Will: All of that is not very challenging, musically speaking. It’s very straightforward, and now pop music is kind of like that. I am drawn to singer-songwriters that are really proficient at guitar that are doing things that I like, and that is both a really cool song, as a whole, but what you’re doing on the guitar is something that I can’t do. I would like to try and figure out how you’re doing that and singing, how you’re writing like that.

    John: Nice. Yeah, like a John Mayer, sort of, or…

    Will: Sure. Yeah. I love John Mayer. My wife describes it as pretentious sometimes and so I listen to deeper music.

    John: Oh, sure. People that people haven’t heard of.

    Will: Exactly. Dos is probably my favorite band right now. By probably I mean is.

    John: Right.

    Will: It could be my third “and”. What’s your “and”?

    John: Okay, is listening to Dos. There you go. That’s awesome.

    Will: Yeah, I’ve got a freaking tattoo of the Dos album. They’re my favorite. There’s another band called Bahamas. Both of them are really what I’m into right now, and then a guy named Christian Lee Hutson. All of them are different, stylistically. Dos is more like folk, but now it’s more so just rock. Bahamas is more — Bahamas is weird. They do a bunch of different stuff. It’s not experimental weird. It’s just like, this album is really folksy, and this one is kind of rock, and this one is R&B, kind of. They mix it up. Christian Lee Hutson is just an acoustic guitar and a dude. They all do stuff really cool, stylistically, with the guitar that when I am listening to it, I not only want to learn how to play it, but I want to learn how to write it. Okay, why is it that you’re crafting the song this way? How are the mental synapses scaling that…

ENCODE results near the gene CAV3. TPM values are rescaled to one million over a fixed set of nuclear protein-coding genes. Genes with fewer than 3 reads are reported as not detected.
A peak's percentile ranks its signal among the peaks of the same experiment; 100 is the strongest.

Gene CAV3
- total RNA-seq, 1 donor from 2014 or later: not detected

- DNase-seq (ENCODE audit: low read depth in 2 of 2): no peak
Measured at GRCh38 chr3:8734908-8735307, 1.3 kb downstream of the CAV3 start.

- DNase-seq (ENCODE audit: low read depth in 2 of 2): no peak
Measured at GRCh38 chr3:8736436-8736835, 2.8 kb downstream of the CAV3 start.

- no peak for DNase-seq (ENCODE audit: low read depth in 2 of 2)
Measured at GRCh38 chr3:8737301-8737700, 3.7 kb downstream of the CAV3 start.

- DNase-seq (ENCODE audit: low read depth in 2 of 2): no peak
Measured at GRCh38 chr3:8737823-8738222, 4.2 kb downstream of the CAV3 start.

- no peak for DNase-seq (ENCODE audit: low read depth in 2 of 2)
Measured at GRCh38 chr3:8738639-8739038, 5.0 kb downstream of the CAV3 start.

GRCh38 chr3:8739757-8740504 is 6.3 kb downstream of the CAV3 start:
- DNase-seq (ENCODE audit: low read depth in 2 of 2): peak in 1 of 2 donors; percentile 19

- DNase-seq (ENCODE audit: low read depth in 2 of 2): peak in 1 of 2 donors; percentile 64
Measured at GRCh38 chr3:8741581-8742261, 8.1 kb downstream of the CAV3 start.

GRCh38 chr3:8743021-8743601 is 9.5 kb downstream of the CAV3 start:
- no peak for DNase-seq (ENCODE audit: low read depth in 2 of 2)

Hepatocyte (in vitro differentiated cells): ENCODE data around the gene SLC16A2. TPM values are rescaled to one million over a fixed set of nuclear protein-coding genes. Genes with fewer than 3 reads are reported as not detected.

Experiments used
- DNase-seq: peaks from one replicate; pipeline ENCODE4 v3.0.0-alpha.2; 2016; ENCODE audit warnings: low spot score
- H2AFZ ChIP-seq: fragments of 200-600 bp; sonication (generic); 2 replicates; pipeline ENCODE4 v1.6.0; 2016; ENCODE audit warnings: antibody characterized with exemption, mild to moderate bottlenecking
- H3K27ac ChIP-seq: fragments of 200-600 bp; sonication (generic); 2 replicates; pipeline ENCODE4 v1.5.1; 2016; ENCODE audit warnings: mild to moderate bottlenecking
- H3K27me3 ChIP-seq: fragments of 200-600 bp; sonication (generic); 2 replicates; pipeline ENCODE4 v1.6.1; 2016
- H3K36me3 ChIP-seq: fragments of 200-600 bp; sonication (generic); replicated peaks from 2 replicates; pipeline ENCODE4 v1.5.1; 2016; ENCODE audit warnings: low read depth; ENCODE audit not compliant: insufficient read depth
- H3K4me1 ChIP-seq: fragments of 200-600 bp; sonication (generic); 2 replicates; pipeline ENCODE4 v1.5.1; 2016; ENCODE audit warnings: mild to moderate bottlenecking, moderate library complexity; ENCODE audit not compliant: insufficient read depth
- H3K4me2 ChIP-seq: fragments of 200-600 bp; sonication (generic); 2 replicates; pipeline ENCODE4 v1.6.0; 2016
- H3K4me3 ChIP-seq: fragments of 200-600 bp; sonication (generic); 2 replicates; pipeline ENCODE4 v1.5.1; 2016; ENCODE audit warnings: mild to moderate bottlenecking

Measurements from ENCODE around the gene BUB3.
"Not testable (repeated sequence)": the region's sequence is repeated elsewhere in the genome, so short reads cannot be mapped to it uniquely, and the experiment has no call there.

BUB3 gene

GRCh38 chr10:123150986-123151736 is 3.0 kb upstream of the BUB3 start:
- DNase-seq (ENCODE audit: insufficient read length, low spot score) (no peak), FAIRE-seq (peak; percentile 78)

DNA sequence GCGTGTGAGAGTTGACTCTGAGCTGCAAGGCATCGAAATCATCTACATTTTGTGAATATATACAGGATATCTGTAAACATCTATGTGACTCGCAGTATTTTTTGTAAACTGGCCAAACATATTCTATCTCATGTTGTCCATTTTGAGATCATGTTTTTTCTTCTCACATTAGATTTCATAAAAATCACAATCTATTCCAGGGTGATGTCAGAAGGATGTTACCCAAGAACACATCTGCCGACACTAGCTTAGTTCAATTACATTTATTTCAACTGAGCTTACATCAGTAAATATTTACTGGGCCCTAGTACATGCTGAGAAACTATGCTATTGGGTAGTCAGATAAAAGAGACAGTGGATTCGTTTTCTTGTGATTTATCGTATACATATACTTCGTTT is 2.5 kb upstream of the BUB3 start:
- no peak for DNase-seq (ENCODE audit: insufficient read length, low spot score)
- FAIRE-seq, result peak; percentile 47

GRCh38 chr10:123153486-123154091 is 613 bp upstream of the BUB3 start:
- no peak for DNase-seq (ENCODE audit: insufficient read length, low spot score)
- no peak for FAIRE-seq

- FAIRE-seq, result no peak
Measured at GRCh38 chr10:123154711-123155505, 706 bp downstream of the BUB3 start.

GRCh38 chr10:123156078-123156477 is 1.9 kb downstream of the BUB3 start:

John: Yeah, yeah. What’s the structure to it?

    Will: Yeah.

    John: Yeah, exactly. I would do the same thing in comedy. You can break down a joke. You can break down a movie. You can break down a sitcom script. It’s like, okay, there’s going to be a cliffhanger in two minutes. Boom, there it is. Okay, commercial break, and we’re back. That’s cool because it’s challenging you. I like that. That’s awesome.

    Will: You know who Mike Birbiglia is?

    John: Oh, yeah, absolutely.

    Will: He has one called Working It Out. It’s him and other comedians. It’s fascinating hearing how they break down the structure of a joke.

    John: There’s a lot of work to it, and the music as well. We don’t always appreciate the finished product as much as how much work it took to get there with that, which is cool and which is another one of your “ands” of church planting. That’s also something that’s not an easy, overnight, just open the doors and then here we are, type of thing. How did you get started with that?

    Will: Music and church were always very closely intertwined. I mentioned the cousins.

    John: Oh, yeah.

    Will: One of my cousins who was one of the musicians was in a band. When I started playing music, I was super, oh, my gosh, he’s in a band. One day, his life just went off the rails for a little bit, and my parents were both like, okay, if you’re going to play music, you’re going to play with some structure. So, I started playing in church bands when I was probably 13. Pretty quickly after that, I started actually leading and singing, and ended up leading all the way through college, and was more so just because I’m a musician, and I’m good at this, and it’s fun because it kind of is a performative outlet, in a way.

    John: Oh, yeah.

    Will: Pretty soon after, as I was getting ready to graduate and looking at jobs, a couple of opportunities came for me to work at some churches as an intern or part-time, so I started doing that.